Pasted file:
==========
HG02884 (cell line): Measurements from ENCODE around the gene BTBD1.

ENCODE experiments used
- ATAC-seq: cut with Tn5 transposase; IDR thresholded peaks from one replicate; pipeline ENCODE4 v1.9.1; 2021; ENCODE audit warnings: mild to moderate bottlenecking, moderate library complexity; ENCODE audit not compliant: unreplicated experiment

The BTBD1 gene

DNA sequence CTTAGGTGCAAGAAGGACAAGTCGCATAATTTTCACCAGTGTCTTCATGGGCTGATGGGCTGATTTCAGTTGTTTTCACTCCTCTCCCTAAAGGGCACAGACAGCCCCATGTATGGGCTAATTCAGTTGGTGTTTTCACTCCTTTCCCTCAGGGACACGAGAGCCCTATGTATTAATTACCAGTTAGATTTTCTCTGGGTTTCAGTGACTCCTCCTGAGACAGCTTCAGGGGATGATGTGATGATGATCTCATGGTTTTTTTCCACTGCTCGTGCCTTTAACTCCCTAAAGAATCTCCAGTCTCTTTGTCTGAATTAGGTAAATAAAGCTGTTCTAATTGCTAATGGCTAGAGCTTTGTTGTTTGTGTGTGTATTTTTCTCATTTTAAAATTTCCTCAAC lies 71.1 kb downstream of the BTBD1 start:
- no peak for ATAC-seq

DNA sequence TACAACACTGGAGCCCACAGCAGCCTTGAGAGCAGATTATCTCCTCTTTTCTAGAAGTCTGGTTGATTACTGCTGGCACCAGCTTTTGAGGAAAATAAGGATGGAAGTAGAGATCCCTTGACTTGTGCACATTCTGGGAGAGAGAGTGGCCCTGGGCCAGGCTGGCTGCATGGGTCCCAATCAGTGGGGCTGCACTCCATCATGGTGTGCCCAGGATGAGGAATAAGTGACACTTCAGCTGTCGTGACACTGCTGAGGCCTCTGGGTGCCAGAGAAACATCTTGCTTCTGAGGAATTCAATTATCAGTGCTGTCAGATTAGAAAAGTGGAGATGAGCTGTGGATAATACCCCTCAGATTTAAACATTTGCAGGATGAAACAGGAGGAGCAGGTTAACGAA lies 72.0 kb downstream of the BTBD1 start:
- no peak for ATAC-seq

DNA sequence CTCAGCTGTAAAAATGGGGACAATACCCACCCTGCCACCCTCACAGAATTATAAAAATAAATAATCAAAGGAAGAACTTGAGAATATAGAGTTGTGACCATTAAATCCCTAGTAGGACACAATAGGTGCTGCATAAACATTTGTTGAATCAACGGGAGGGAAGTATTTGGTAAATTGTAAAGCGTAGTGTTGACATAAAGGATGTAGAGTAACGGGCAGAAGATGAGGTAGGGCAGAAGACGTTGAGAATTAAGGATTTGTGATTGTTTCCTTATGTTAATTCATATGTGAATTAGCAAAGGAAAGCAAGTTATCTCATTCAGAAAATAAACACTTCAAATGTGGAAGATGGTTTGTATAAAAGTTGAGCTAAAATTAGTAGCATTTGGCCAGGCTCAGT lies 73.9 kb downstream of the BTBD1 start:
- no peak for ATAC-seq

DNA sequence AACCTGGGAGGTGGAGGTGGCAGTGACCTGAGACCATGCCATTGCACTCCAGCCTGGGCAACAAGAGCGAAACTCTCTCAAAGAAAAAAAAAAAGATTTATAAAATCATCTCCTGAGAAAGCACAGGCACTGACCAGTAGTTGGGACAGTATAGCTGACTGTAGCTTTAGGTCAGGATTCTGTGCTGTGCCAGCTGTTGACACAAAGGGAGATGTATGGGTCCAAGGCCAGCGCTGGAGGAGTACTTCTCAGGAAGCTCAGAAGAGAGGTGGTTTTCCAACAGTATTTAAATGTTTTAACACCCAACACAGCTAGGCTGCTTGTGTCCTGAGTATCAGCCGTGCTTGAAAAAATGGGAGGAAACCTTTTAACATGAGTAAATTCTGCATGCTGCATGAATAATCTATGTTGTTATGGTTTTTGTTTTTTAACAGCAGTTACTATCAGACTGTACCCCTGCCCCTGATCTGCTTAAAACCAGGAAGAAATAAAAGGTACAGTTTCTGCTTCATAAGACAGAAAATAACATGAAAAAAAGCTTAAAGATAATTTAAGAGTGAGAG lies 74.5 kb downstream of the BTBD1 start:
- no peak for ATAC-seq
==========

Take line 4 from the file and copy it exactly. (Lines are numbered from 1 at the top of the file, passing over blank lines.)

The BTBD1 gene